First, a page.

Over the past several months, I’ve happened to hear a few different people talking about The Wizard of Oz, and though the general consensus on the film remains love, there have been some complaints that have surfaced repeatedly. Now, I know most of the people mentioning these things love the film, so we’re all really on the same page. I just think these two particular complains have some pretty decent defenses, at least in my head. Uh, spoilers for The Wizard of Oz, I guess.
First Complaint: Glinda is a jerk who sends Dorothy on a wild goose chase when she could go home all along
The argument here is that Dorothy has the red shoes the whole time and, as Glinda says at the end of the film, she always had the power to go home. All Glinda would’ve had to do is tell Dorothy to click her heels together and say “there’s no place like home” and BAM. No need to go see the Wizard, no need to kill the Wicked Witch, etc. In this reading, Glinda merely wants Dorothy to do her dirty work for her to get rid of her rival. I think that’s an interesting story (and Glinda as a not-so-good-witch is the thread taken up by Wicked), but really, I don’t think Dorothy could’ve gone home earlier. Glinda tells her she always had the power to go home, but she didn’t tell her before because she wouldn’t have believed it. But really, in order to go home what she has to believe isn’t that clicking some shoes together and saying a magic phrase will send her home, but that “there’s no place like home.” She had to go through the journey to Oz to really believe that, and without that belief, I don’t think any amount of heel clicking would’ve worked.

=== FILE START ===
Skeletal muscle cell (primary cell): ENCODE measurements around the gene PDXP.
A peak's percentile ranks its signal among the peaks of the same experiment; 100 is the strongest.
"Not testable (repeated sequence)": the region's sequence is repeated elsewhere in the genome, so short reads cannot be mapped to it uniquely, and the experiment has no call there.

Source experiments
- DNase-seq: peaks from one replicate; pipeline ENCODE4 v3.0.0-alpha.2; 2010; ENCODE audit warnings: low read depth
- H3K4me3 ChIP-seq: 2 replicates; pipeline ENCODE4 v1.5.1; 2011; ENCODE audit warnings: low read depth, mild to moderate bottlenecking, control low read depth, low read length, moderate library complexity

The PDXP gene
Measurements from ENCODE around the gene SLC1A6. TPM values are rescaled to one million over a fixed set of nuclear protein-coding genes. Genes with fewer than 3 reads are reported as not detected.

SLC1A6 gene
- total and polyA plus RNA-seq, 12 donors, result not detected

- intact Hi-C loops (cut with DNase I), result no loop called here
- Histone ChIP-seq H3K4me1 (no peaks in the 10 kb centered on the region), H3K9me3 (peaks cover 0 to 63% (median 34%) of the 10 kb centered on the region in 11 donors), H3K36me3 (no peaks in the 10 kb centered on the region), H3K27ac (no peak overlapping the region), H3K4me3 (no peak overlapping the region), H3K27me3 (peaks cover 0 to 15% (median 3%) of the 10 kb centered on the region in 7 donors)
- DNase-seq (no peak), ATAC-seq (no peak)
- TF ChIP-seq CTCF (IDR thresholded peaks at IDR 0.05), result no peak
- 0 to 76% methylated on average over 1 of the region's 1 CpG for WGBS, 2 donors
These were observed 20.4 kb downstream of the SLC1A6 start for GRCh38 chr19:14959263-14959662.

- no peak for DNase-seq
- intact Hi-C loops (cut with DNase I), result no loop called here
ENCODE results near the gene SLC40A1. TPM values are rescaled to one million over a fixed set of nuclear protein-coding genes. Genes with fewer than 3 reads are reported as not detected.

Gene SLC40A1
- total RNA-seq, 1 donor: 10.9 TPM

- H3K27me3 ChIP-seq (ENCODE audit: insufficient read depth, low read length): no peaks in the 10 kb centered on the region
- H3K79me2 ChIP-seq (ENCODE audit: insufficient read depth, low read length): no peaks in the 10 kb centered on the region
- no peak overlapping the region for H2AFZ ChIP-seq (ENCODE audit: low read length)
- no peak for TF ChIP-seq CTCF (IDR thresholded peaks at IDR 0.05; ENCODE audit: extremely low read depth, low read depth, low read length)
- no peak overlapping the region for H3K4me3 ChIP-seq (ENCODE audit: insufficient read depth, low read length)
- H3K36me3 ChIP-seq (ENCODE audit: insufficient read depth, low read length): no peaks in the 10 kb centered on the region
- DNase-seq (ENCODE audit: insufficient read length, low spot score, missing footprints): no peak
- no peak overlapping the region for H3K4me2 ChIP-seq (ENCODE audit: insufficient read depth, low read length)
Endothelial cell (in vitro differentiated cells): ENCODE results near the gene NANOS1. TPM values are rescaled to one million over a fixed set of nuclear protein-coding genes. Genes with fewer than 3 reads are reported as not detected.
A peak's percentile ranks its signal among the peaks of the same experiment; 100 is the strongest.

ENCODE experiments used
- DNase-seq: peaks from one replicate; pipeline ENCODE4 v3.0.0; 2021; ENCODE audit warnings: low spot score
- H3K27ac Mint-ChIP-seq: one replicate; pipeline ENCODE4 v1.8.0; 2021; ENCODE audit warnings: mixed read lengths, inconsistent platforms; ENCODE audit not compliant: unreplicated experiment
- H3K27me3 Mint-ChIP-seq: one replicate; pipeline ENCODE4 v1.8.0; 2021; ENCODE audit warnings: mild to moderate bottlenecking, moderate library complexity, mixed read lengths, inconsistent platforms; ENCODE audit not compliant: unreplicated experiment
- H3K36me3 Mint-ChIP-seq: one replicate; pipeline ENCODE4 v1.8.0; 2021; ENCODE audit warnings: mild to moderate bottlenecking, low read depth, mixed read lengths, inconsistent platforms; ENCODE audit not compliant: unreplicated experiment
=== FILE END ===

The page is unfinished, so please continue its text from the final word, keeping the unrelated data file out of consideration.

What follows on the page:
Second Complaint: The message of the film is that you should never leave home
I can definitely see this being a valid reading. Dorothy does say she’ll never leave again after she returns, but I don’t know that we need to read this at face value. It’s a pretty natural thing to say right after coming through a traumatic situation and finding yourself safe. In a broader sense, the film could be interpreted as saying that new, outside things are bad – Dorothy also says that everything she wants is right in her own backyard. But I think the message is really one of contentment. It’s fine to be ambitious and want to see new things, but if you can’t manage to find contentment where you are, chances are you won’t find it elsewhere, either. Add in the fact that all the characters in Oz actually already had the qualities they sought from the Wizard, and the journey becomes one of seeking your own inner strengths and the value of those around you, instead of believing you have to go somewhere else and be validated by someone else in order to be happy.